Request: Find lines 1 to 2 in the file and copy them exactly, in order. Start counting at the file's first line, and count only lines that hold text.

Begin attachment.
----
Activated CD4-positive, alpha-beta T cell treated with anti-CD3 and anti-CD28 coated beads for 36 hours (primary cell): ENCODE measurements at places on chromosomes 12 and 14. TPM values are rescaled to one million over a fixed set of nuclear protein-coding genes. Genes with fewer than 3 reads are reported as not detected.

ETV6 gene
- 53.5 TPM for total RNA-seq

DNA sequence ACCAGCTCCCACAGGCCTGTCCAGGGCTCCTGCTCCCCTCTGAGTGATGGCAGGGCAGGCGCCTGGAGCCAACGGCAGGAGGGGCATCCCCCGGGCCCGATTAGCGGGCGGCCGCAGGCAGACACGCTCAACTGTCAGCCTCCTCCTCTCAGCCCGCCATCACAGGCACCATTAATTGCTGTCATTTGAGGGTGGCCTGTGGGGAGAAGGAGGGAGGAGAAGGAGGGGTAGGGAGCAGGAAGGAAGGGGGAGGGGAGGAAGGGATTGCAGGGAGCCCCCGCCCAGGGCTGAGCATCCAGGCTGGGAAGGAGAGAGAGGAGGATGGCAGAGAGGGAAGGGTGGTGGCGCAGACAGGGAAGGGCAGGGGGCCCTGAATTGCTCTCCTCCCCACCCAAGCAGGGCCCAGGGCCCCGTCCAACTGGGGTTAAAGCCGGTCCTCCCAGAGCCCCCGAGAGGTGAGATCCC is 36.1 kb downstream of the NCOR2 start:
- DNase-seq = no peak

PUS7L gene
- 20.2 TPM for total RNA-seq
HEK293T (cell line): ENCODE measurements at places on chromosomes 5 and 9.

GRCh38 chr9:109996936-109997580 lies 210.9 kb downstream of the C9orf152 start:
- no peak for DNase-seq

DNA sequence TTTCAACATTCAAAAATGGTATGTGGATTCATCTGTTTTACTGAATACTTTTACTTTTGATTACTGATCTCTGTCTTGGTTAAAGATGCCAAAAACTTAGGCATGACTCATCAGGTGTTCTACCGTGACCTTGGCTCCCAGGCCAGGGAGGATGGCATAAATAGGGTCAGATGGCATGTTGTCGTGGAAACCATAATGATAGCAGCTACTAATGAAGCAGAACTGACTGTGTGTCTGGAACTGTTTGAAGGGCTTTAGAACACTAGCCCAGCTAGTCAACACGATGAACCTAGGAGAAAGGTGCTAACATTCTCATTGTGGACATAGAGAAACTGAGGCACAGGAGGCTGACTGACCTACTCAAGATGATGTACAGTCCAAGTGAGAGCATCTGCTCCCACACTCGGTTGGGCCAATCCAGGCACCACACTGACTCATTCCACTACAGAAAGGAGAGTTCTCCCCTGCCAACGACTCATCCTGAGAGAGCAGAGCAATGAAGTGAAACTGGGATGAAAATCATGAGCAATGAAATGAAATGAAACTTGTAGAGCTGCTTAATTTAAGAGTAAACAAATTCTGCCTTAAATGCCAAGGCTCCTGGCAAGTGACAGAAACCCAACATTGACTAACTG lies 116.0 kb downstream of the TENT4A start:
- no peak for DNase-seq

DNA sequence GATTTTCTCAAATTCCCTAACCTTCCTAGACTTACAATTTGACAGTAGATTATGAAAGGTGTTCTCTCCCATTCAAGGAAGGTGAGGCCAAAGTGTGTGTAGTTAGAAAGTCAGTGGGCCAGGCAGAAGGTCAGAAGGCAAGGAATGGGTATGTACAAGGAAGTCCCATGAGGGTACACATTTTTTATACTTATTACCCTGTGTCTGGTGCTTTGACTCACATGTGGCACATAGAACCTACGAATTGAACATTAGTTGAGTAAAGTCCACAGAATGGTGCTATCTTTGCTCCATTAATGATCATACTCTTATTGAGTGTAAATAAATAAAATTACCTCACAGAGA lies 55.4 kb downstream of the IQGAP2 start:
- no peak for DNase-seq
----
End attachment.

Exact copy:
Activated CD4-positive, alpha-beta T cell treated with anti-CD3 and anti-CD28 coated beads for 36 hours (primary cell): ENCODE measurements at places on chromosomes 12 and 14. TPM values are rescaled to one million over a fixed set of nuclear protein-coding genes. Genes with fewer than 3 reads are reported as not detected.

ETV6 gene